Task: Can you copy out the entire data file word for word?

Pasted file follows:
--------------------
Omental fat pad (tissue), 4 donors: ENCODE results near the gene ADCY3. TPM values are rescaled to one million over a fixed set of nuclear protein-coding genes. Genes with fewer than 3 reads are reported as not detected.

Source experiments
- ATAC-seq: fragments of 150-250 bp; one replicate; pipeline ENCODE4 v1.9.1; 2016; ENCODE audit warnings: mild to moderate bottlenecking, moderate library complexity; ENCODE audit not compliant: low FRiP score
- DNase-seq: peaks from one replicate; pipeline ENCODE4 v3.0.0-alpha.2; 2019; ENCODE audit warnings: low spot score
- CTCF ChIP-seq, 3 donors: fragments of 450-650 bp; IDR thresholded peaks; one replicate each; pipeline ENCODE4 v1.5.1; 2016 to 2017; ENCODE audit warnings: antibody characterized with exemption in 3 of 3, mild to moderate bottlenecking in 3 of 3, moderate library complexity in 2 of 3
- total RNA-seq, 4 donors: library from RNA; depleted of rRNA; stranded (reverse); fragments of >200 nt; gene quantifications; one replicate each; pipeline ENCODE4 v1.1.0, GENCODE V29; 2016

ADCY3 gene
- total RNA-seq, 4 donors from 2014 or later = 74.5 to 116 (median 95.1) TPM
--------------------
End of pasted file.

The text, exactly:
Omental fat pad (tissue), 4 donors: ENCODE results near the gene ADCY3. TPM values are rescaled to one million over a fixed set of nuclear protein-coding genes. Genes with fewer than 3 reads are reported as not detected.

Source experiments
- ATAC-seq: fragments of 150-250 bp; one replicate; pipeline ENCODE4 v1.9.1; 2016; ENCODE audit warnings: mild to moderate bottlenecking, moderate library complexity; ENCODE audit not compliant: low FRiP score
- DNase-seq: peaks from one replicate; pipeline ENCODE4 v3.0.0-alpha.2; 2019; ENCODE audit warnings: low spot score
- CTCF ChIP-seq, 3 donors: fragments of 450-650 bp; IDR thresholded peaks; one replicate each; pipeline ENCODE4 v1.5.1; 2016 to 2017; ENCODE audit warnings: antibody characterized with exemption in 3 of 3, mild to moderate bottlenecking in 3 of 3, moderate library complexity in 2 of 3
- total RNA-seq, 4 donors: library from RNA; depleted of rRNA; stranded (reverse); fragments of >200 nt; gene quantifications; one replicate each; pipeline ENCODE4 v1.1.0, GENCODE V29; 2016

ADCY3 gene
- total RNA-seq, 4 donors from 2014 or later = 74.5 to 116 (median 95.1) TPM